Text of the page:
How to keep away common colds
Date: 2015-05-28
Author: - Editor
Access: Public

The immune system is one of the most important systems of the body, and our most important defender against foreign invaders such as viruses and bacteria.

It is only when we begin to feel run down or can’t shake a cold that we give the immune system the attention it deserves.

Fatigue, slow healing wounds and repeated or chronic infections are some of the signs that your immune system may not be functioning at its optimum. Herbal and nutrient supplements can help you recover faster, and improve your resistance to infections. 

Here are some of the most important supplements to keep in your cupboard during winter:


This herb stimulates the immune system and studies have found that it reduces the severity of common cold symptoms such as sore throat, upper respiratory catarrh, bronchial cough and fever.1-4 


Many of us have heard the name echinacea but may not be sure why it’s so popular; it has antimicrobial and antiviral activity and has been traditionally used to support immune function and provide relief of upper respiratory catarrh, sore throat and feverish conditions.3,5

Olive leaf

Olive leaf has shown to possess antibacterial activity and is used in traditional western herbal medicine for respiratory ailments such as cough and sore throat.5-7 

Vitamin C

A classic remedy, vitamin C is a great addition to any immune-boosting regimen. Great for the lead up to the winter months, vitamin C taken prophylactically can help to build up immunity and ward off colds. 

Numerous clinical studies support the use of vitamin C in reducing the severity and duration of colds.8-11 Vitamin C, otherwise known as ascorbic acid, acts to dampen the histamine response which includes symptoms of runny nose and watery eyes.5,11,12 

Vitamin C’s role in immunity can be enhanced when combined with other potent nutrients such as vitamin E, zinc, betacarotene and rutin. Vitamin E and rutin, like vitamin C, are potent antioxidants. Antioxidants are important for immune health as they are able to protect immune cells from free radicals in the body.13

Vitamin A

Betacarotene is a precursor for vitamin A, which plays an essential role in regulating the immune system and helps the body fight off infections. It also boosts the activity of white blood cells, which defend the body from foreign substances.14

Vitamin D

Known as the sunshine vitamin, the well-researched vitamin D enhances the immune response to bacteria and viruses. Being deficient in vitamin D has been linked to recurrent infections.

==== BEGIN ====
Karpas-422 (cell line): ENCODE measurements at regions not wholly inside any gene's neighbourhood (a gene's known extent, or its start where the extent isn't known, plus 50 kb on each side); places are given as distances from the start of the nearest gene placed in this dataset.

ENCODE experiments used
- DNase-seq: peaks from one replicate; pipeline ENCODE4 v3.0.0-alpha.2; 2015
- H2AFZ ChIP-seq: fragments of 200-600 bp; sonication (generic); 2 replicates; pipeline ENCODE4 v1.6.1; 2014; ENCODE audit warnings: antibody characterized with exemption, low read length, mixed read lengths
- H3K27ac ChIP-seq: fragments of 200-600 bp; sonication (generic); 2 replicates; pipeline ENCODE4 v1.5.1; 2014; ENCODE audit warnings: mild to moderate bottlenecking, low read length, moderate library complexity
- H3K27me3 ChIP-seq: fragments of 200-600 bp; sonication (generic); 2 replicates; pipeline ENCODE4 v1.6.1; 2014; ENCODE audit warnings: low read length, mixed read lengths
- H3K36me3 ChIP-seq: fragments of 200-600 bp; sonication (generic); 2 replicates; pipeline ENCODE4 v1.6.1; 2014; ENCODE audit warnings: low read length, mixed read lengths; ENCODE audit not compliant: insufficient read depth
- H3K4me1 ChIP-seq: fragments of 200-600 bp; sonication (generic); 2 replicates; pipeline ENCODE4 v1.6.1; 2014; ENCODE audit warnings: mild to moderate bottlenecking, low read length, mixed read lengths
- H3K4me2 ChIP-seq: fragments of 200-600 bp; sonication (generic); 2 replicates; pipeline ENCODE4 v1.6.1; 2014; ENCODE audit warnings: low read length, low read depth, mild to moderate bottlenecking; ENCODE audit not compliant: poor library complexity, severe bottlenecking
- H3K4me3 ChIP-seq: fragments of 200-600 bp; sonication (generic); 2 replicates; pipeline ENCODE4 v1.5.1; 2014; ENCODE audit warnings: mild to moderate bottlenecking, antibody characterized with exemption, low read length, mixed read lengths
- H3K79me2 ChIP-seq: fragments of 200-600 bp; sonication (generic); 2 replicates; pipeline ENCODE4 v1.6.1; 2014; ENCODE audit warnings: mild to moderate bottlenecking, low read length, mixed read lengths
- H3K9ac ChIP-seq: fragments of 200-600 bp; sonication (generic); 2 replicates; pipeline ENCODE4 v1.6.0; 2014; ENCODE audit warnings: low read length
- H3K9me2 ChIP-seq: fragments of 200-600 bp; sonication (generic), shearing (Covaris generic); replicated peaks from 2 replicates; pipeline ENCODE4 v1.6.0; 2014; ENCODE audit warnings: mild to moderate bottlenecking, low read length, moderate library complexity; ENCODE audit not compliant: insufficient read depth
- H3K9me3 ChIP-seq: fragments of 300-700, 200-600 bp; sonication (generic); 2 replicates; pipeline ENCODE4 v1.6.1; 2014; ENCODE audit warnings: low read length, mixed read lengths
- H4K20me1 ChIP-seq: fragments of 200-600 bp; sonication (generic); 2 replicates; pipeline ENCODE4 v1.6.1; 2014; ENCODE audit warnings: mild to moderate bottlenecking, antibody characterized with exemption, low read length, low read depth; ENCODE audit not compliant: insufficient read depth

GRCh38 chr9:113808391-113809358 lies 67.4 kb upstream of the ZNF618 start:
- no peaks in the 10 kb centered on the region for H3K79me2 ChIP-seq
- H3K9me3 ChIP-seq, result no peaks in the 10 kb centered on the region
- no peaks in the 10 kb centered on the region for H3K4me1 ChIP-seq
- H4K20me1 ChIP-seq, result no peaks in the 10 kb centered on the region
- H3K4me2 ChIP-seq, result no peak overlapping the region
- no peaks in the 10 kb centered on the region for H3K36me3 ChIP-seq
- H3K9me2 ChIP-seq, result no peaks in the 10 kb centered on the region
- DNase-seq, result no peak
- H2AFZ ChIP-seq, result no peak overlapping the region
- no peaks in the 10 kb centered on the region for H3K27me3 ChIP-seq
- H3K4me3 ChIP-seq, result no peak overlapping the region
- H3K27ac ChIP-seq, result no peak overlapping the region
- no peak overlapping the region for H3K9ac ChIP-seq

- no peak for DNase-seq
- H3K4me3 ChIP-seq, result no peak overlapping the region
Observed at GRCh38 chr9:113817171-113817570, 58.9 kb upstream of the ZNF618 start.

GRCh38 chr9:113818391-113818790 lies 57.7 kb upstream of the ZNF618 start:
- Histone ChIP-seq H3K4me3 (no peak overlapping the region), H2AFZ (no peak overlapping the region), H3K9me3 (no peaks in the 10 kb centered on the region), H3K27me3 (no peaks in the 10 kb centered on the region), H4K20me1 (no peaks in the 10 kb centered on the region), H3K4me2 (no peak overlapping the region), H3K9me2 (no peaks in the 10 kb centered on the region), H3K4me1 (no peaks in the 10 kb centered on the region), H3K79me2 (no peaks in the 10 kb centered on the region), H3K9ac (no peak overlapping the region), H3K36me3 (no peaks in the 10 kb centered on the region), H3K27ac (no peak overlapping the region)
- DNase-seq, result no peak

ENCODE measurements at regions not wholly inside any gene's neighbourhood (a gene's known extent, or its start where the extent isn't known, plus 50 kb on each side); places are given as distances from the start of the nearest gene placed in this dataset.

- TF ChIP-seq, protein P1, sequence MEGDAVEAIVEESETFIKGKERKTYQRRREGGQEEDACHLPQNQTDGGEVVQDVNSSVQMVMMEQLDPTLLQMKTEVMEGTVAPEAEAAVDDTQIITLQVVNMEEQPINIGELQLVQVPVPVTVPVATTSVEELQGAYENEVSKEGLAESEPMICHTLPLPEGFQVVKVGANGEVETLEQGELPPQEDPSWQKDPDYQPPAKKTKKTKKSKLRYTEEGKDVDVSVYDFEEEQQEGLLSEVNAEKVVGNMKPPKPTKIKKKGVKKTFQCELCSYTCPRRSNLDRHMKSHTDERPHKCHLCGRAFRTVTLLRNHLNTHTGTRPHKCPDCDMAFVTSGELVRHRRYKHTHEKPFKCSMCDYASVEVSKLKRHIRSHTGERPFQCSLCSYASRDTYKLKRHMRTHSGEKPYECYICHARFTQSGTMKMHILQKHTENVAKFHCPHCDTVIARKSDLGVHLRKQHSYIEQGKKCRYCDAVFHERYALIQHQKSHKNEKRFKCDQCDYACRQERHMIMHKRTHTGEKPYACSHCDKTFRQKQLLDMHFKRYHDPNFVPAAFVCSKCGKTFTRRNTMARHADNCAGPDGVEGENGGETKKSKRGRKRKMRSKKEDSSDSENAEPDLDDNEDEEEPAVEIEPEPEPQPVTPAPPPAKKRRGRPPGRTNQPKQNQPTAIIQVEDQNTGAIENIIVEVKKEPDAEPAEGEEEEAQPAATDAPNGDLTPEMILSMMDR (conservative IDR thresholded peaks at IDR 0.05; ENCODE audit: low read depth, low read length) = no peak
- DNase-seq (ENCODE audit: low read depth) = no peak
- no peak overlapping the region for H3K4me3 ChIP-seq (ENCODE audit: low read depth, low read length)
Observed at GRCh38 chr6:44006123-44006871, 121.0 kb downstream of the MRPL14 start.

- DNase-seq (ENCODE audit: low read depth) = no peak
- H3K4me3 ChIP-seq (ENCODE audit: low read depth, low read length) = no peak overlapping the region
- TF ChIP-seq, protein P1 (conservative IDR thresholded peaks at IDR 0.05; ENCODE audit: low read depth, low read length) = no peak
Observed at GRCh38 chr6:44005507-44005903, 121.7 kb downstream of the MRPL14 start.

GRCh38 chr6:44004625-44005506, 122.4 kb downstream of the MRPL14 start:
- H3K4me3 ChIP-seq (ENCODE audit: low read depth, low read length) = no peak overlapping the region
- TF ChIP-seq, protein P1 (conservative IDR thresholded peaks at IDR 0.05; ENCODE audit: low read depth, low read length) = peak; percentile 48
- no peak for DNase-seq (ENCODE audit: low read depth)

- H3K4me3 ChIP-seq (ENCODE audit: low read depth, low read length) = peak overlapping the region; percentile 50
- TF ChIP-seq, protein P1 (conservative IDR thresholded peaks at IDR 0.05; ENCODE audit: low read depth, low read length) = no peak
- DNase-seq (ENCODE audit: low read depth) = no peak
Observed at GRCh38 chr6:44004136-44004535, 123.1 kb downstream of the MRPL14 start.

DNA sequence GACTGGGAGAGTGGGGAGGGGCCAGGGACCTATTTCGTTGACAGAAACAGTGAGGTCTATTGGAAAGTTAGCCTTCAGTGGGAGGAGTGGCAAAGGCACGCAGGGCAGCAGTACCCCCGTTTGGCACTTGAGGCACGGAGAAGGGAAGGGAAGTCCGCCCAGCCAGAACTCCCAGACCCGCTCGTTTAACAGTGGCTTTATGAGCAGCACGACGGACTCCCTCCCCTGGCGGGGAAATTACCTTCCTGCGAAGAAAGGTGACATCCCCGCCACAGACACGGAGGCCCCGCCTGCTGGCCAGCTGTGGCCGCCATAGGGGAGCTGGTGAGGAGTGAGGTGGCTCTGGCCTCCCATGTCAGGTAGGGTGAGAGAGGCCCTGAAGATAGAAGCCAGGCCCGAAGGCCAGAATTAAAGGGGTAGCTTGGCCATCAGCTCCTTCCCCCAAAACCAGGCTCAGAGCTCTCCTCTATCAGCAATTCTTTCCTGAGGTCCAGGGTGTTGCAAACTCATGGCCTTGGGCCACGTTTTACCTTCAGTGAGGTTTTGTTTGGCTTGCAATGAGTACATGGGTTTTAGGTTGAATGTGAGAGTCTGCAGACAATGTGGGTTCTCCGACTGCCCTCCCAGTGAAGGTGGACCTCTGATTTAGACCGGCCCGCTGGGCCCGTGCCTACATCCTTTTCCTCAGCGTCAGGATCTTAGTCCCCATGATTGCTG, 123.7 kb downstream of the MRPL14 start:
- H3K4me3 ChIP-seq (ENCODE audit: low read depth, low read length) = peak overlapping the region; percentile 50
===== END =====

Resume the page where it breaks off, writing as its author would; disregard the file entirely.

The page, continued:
Zinc is a well known immune-support nutrient required for production of white blood cells that fight infections; its deficiency is linked to decreased immune function.15-17


Mushroom extracts including reishi and shiitake have traditionally been used to stimulate and support the immune system.

Tips for a healthy immune system

  • Eat a diet high in fruits, vegetables, and whole grains, and low in saturated fat and simple carbohydrates.
  • Exercise regularly.
  • Get outdoors for regular sun exposure.
  • Maintain a healthy weight.
  • Drink alcohol in moderation only.
  • Don’t smoke.
  • Get adequate sleep.
  • Avoid/reduce stress.

Speak to your healthcare practitioner for more information about supplementation. Make sure to always read the label and use only as directed. If symptoms persist, see your healthcare practitioner.

To find a practitioner in your area, go to our Find-A-Practitioner page!



  1. Thamlikitkul V, Dechatiwongse T, Theerapong S, et al. Efficacy of Andrographis paniculata, nees for pharyngotonsillitis in adults. J Med Assoc Thai 1991;74(10):437-442.
  2. Caceres DD, Hancke JL, Burgos RA, et al. Use of visual analogue scale measurements (VAS) to assess the effectiveness of standardized Andrographis paniculata extract SHA-10 in reducing the symptoms of common cold: a randomized double blind-placebo study. Phytomedicine 1999;6(4):217-223.
  3. Mills S, Bone K. Principles and practice of phytotherapy. Edinburgh: Churchill Livingstone, 2000.
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  6. Roxas M, Jurenka J. Colds and influenza: a review of diagnosis and conventional, botanical, and nutritional considerations. Altern Med Rev 2007;12(1):25-48.
  7. Bone K. A clinical guide to blending liquid herbs. St Louis: Churchill Livingstone, 2003.
  8. Douglas RM, Hemilä H, Chalker E, et al. Vitamin C for preventing and treating the common cold. Cochrane Database Syst Rev 2007;(3):CD000980.
  9. Gorton H, Jarvis K. The effectiveness of vitamin C in preventing and relieving the symptoms of virus-induced respiratory infections. J Manipulative Physiol Ther 1999;22(8):530-533.
  10. Hemiliä H, Douglas RM. Vitamin C and acute respiratory infections. Int J Tuberc Lung Dis 1999;3(9):756-761.
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  13. Meydani SN, Santos MS, Wu D, et al. Antioxidant modulation of cytokines and their biologic function in the aged. Z Ernahrungswiss 1998;37 Suppl 1:35-42.
  14. Wintergerst ES, Maggini S, Hornig DH. Contribution of selected vitamins and trace elements to immune function. Ann Nutr Metab 2007;51(4):301-323
  15. Prasad AS. Zinc: role in immunity, oxidative stress and chronic inflammation. Curr Opin Clin Nutr Metab Care 2009;12(6):646-652.
  16. Shils ME, Shike M, Ross AC, et al (Eds). Modern nutrition in health and disease, 10th ed. Philadelphia: Lippincott Williams & Wilkins, 2006.
  17. Marone G, Findlay SR, Lichtenstein LM. Modulation of histamine release from human basophils in vitro by physiological concentrations of zinc. J Pharmacol Exp Ther 1981;217(2):292-298.